https://www.history.com/news/the-secret ... n-concrete


It does not matter, compared to millions of years a few thousand years is nothing. Also nobody knows what happens to climate or what kind of seismic acticity will take place in the future. All those uncertainities together make it impossible to storage nuclear waste safely.
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Re: THE Nuclear Power Thread pt 9 (merged)

Unread postby Plantagenet » Thu 03 May 2018, 17:58:16

Yonnipun wrote:nobody knows .... what kind of seismic acticity will take place in the future. All those uncertainities together make it impossible to storage nuclear waste safely.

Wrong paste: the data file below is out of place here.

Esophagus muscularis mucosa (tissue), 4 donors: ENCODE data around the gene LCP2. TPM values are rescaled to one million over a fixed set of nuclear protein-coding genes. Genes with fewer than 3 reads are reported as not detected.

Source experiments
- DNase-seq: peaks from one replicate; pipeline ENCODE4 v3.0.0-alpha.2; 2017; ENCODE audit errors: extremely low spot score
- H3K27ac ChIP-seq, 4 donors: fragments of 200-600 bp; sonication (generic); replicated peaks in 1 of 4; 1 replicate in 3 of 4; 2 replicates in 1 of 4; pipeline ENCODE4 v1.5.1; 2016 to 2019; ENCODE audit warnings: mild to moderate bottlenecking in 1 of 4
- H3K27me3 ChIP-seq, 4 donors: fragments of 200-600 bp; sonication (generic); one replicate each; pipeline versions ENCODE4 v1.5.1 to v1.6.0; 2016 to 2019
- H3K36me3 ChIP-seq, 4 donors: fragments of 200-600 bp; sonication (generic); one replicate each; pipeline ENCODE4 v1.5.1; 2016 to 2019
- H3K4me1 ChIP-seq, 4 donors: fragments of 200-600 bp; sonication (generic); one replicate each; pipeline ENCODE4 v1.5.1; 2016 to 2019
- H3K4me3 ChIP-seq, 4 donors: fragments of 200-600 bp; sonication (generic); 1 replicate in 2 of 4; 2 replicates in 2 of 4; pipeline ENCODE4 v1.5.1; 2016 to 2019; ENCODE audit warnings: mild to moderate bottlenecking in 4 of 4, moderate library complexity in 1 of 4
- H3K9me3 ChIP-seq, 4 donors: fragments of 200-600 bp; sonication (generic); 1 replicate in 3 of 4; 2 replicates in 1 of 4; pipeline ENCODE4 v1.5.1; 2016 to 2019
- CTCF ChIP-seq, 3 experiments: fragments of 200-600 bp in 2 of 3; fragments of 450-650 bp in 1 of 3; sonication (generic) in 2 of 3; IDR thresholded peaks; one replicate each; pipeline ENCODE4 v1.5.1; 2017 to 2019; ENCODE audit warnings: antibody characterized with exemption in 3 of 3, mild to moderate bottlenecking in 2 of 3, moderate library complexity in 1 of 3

Actually, we have a very good idea of what kind of seismic activity will happen in the future, thanks to scientific studies of the geology and geophysics of the tectonics of the earth.

We know very well what areas of the earth are seismically active---and which areas aren't.

Image
tectonics and seismic activity of the earth

Cheers!
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Re: THE Nuclear Power Thread pt 9 (merged)

Unread postby StarvingLion » Mon 07 May 2018, 11:40:04

Bankrupt UK cannot afford nuclear. The Shitty of London will soon be burnt to the ground.

UK in last ditch new nuclear crunch talks as ageing power plants falter

https://www.telegraph.co.uk/business/20 ... ts-falter/

Quote:
The Japanese conglomerate behind plans to build a new reactor at the Wylfa nuclear site in Wales is expected to call on the Government to take a direct stake in the new plant, or risk the £27bn project falling through. The last-ditch talks between Hitachi chairman Hiroaki Nakanishi and the prime minister were scheduled for the same day that fresh cracks in one of the UK’s oldest nuclear plants underlined the need for new investment in low-carbon power.